A Healthy Exchange

True internet exchange nears completion in Eugene

When Matt Sayre explains the community benefit of starting an internet exchange in Eugene, he likes to put a non-technical lens on it.

Sayre is vice president of the Technology Association of Oregon (TAO) and technical lead at US Ignite Smart Gigabit Cities. An internet exchange is a little like a digital town square, he says.

“A town square back in the day used to be a place where ideas, goods and services were exchanged. In modern times, an internet exchange — or a digital town square — is a place where these things are exchanged in a digital sense,” he says.

Otherwise, an internet exchange is defined as the physical infrastructure through which internet service providers, or ISPs, exchange internet traffic between their networks and content delivery networks, or CDNs. 

If your head’s in the local tech scene, you might already know about WIX, or Willamette Internet Exchange, located in the Lane Council of Governments (LCOG) building on Willamette Street downtown. 

Calling WIX an internet exchange is a bit of a misnomer, Sayre says. “There is an interconnect site there,” he says, or a carrier hotel, rather than a true internet exchange, like NWAX, or the Northwest Access Exchange in Portland. 

It’s all a lot of technical alphabet soup, so let’s cut to the chase. 

Pieces are falling in place to make WIX a true internet exchange, and those are pretty rare. Eugene’s would be one of only about 50 around the world, and it would be even more rare to find a true internet exchange in a medium-sized town like Eugene.

But what difference will this make to locals, both tech and non-tech-y alike? 

It would be a little like establishing a regional airport in Eugene, but for the internet, Sayre says. Communities can get by without at least a regional airport, “but it’s going to increasingly become difficult for that community to thrive,” he says.

In addition, a local internet exchange would allow easier exchange of data and better collaboration — files passing directly between big players like the University of Oregon and PeaceHealth quickly and securely, without having to ping out across the larger internet.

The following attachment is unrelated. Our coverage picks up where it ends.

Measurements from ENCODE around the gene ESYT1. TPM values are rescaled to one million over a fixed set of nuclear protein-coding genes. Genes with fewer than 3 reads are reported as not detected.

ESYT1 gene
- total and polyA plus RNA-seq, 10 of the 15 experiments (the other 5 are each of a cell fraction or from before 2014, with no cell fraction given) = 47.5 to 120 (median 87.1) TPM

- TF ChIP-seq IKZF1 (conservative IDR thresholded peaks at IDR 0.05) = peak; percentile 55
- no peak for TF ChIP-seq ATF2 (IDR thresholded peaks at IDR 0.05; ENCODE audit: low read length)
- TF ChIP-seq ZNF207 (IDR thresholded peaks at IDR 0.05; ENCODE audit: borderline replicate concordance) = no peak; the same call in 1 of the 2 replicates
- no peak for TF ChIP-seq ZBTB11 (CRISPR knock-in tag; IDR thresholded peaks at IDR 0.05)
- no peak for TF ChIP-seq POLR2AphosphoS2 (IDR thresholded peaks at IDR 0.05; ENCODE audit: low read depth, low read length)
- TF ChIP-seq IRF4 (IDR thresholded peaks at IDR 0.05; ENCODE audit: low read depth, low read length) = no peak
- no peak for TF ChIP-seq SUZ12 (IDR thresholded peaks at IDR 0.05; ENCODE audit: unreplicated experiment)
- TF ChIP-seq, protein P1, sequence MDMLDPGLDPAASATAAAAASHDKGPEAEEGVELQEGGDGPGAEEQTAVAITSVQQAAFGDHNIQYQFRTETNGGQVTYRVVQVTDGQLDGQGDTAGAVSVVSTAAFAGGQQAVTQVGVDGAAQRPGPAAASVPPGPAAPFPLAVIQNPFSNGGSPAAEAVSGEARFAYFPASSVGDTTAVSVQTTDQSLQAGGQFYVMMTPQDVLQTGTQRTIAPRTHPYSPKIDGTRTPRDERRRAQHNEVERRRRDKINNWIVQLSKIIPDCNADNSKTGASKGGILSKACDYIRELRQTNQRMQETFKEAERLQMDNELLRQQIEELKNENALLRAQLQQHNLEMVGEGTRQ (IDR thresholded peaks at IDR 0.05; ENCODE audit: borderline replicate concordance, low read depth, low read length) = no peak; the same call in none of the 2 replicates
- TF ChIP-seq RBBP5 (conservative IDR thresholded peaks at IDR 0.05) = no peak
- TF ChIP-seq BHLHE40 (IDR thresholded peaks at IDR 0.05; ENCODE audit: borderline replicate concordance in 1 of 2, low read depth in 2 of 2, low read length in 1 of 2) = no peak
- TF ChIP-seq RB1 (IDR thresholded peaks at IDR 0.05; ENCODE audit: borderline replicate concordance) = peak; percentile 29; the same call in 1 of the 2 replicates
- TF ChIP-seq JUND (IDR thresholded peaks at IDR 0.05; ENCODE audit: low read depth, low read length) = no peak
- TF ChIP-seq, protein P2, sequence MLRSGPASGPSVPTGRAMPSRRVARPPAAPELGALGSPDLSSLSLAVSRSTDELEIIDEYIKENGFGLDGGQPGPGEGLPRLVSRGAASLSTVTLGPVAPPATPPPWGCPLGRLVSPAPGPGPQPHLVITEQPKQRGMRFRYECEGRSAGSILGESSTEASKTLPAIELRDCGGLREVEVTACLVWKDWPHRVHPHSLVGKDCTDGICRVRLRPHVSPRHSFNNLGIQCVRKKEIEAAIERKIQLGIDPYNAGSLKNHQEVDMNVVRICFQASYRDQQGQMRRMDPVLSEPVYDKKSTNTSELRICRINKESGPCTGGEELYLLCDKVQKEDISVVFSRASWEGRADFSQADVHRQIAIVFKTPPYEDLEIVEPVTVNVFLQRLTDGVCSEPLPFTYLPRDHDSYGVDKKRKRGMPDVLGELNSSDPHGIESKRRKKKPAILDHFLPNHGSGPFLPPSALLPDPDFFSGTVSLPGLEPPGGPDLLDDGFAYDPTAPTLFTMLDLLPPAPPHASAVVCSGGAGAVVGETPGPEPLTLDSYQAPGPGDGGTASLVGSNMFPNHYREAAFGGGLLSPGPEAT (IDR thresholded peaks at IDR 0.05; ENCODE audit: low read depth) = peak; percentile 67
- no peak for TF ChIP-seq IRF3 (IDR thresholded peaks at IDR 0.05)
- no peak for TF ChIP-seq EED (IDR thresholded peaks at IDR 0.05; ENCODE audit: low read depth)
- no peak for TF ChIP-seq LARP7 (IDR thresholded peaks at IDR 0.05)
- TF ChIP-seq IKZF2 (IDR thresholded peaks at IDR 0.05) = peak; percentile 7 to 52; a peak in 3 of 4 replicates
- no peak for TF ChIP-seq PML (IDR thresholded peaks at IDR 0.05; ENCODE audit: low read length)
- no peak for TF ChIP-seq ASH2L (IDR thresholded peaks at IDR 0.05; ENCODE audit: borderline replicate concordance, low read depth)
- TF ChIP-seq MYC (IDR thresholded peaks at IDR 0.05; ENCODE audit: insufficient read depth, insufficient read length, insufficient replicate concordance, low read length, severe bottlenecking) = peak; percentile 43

As it is now, that process is a like having to travel to Portland or down to the Bay Area in order to walk a letter across town.

Helping build a true internet exchange is a natural extension of LCOG’s mission to bring together community partners, LCOG Principal Planner Jacob Callister tells me via email.

“Over the last two decades, telecommunications has emerged as an area where LCOG can play a role,” Callister says. “Pursuing a true internet exchange where members and local content providers can share data with each other in more efficient ways is an exciting example of this.”

Eugene has been assembling the building blocks of this type of infrastructure for a while. 

Perhaps you’ve heard of Eugene’s designation as a Mozilla Gigabit City, or how there’s a fiber consortium in the region stretching from as far east as Oakridge and Westfir, to the coast, and down south of Roseburg?

There’s a lot of high-speed fiber around here, and an internet exchange is the final component to attract tech employers and tie it all together. 

“This infrastructure that we’ve invested in, to date, is necessary,” Sayre says. We have regional infrastructure assets that help further the conversation, but “it’s not sufficient to attract content providers.”

We’re getting there, Sayre says.

“We needed to connect all of that fiber — which historically had been an island — to the broad internet,” he continues.

Most of all, an internet exchange would provide a more consistently good internet experience. 

Telemedicine would become more viable and video conferencing more stable. In addition, experiences in the digital domain that require low-latency would become possible. 

This means a vocalist could perform on the stage at the Hult Center, accompanied by a music ensemble streaming from somewhere else on the West Coast, and the human ear wouldn’t be able to tell the difference, Sayre says.

With a local internet exchange, there would also be increased network resiliency in the event of a major outage or natural disaster.

And for the average internet consumer, an internet exchange in Eugene could bring prices down while helping to improve service. 

“It helps foster a competitive landscape,” Sayre says. “Competition helps good companies get better. In the internet space, when you have companies competing for customers, we’ve seen locally prices fall, speeds increase and customer service get better.”

So how close are we to a local internet exchange becoming a reality? We’re about 70-percent there, according to Sayre.

Local accountants and law firms have stepped up to help WIX gain non-profit status, and the UO has given an informal vote of confidence. LCOG hs donated rack space for the digital infrastructure, and Seattle’s Internet Exchange (SIX) has open-sourced all their documents.

In addition, the city of Eugene has stepped forward.  

“We got validation that the community has interest in creating a true internet exchange in our region,” Sayre says, which would require members chipping in only about $100 bucks a month. 

“Everyone chips in a little bit and the people of our region benefit,” he says.

“We would have this exchange online and creating value for our region in the next 90 days,” Sayre says. “We fight above our weight class in this category.”